Committed to removing the mystery from photography, Ian Kenins decodes the technical mumbo-jumbo behind the photographs featured in A Snapshot of Melbourne, now available in Melbourne bookshops.
Most of the photographs in the book were taken with a Nikon FE film camera. Other models used include a Nikon F4, F3 and N90s, and a prehistoric Canon A1 and T90. The digital era brought with it the use of the Nikon D200 and P7100; about 20 photos were taken with those two cameras. And one photo was taken with a Samsung Galaxy S3 mobile phone.
The lens used most often on the FE was an el cheapo Nikon 28-80mm f4 until one day I tripped (in the bush of all places) and used it to break my fall. It was replaced with an even cheaper el cheapo 35-105mm f3.5 Melbourne photographer and good friend Ken Irwin kindly gave me. Other lenses used were a 20mm, a 35mm, a 20-35mm, a 50mm, a 135mm, a 180mm, a 200mm and an 80-200mm.
The films used were Ilford PanF, FP4 and HP5 developed in Ilford Perceptol, and Kodak T-Max 100 and T-Max 400 developed in D76 at 20 degrees Celcius… and occasionally T-MZ 3200 film developed in T-Max Developer at 24 degrees Celsius. When I dismantled my darkroom I began using colour film such as Fujicolor 100 and 400, Kodacolor 100 and 400, Agfacolor 100, and occasionally those 36-exposure rolls of Konica 100 that you used to be able to get at the Reject Shop for $2.50. Bargain, hey?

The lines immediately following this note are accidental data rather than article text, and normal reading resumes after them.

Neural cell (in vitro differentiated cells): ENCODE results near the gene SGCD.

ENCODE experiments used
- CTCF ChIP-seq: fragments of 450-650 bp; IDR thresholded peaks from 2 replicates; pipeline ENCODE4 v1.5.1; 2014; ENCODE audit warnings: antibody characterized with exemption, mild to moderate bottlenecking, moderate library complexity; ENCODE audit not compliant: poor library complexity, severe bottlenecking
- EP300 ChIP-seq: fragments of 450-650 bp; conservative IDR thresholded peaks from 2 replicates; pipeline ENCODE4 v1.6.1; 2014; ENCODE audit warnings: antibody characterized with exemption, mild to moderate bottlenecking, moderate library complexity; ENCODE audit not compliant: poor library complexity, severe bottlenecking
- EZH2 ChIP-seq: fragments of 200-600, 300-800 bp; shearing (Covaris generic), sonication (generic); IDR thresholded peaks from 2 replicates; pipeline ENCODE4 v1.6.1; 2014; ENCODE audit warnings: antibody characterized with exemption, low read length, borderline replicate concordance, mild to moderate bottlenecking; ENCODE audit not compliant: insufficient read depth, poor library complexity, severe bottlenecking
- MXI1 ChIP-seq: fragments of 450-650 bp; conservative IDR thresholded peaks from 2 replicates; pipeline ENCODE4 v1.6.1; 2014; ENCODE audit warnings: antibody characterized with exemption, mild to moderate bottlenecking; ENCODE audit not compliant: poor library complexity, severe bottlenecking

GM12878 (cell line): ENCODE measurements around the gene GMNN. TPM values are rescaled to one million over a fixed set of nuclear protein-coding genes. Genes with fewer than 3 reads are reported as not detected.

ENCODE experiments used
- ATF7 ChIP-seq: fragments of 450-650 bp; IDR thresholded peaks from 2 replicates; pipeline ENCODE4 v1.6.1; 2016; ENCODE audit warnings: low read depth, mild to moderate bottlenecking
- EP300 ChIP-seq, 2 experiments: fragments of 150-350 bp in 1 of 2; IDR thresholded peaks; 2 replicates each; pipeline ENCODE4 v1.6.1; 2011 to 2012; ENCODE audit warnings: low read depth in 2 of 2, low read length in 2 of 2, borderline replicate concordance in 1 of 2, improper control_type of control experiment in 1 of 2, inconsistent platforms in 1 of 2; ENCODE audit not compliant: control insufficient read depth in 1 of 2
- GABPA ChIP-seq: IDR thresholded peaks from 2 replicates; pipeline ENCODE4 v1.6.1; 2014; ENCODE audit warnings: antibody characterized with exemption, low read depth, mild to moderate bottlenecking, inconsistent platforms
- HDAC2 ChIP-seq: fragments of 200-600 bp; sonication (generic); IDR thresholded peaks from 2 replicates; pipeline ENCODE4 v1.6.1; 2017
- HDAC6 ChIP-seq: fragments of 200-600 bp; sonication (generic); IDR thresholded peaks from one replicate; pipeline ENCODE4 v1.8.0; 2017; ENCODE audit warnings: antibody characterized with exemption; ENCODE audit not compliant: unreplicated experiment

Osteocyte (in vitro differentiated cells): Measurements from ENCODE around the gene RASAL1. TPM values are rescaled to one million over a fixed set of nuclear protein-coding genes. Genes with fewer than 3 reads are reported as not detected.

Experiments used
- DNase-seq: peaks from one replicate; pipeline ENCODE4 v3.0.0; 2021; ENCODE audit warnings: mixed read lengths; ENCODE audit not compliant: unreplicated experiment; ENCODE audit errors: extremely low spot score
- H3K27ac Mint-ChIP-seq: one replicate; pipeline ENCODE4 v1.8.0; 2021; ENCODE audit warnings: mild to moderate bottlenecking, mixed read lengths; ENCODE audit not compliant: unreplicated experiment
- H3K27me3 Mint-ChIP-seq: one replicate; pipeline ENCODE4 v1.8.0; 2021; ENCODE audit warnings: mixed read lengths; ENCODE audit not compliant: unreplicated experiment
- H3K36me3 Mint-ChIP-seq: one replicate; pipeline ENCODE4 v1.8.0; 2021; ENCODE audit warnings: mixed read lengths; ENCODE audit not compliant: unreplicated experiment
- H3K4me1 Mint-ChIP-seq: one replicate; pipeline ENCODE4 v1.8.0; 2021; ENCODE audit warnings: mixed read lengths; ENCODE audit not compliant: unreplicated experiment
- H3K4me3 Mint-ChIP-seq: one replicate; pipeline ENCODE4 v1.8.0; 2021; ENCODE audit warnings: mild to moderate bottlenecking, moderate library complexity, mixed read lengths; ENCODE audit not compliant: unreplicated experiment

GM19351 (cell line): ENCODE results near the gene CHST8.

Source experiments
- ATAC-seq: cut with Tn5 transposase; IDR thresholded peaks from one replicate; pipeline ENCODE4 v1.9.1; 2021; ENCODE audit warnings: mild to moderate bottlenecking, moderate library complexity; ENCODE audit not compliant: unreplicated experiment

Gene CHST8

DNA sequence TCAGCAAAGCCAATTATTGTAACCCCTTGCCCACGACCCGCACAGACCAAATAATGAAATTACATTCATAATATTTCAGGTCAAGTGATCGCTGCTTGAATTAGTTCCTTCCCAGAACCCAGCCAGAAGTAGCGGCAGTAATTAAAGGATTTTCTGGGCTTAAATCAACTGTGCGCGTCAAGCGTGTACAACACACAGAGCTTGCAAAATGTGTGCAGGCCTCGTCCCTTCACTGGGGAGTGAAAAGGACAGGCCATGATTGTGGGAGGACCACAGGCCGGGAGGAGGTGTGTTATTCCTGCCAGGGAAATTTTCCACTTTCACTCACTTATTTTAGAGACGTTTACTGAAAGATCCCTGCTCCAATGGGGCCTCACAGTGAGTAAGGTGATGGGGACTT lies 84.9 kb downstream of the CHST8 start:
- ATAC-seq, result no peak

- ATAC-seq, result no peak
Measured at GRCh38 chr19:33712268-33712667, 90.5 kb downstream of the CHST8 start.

The film was processed in C41 machines at professional labs in South Melbourne and North Melbourne, at the little print shop run by a nice Vietnamese guy next to the bakery opposite a green grocer in the Barkly Square shopping centre in Brunswick, and by whoever was working the processing machine in the imaging lab that used to be inside Jimmy Green’s Medical Centre in Geelong.
Two of the photos were scanned from B&W prints (don’t ask me where the negatives are) that were made on Ilford Multigrade gloss or pearl paper, exposed under a Durst M605 enlarger and developed in Ilford Developer at 22 degrees Celsius and fixed in Ilford Rapid Fix (20 degrees Celsius) for two minutes or thereabouts, depending on whether or not the phone was ringing, I felt the need for a coffee, or a play with the dog, in which case it might have been fixed for an additional 3 to 23 minutes, depending upon who called, whether or not there was milk left in the fridge, or how playful the dog was.
The negatives and slides I haven’t managed to lose were scanned 8-bit at 300dpi on a Nikon Coolscan IIE and Photoshopped on a PowerMac 6.1 computer with a G4 processor, 1 Ghz CPU speed and 768 MB memory that sat atop a really heavy grey laminated desk with two drawers that I saw sitting in the foyer of the aforementioned Ken Irwin’s apartment block for some six months before “acquiring” it with the help of another friend – John Van Tiggelen – who wants to remain anonymous.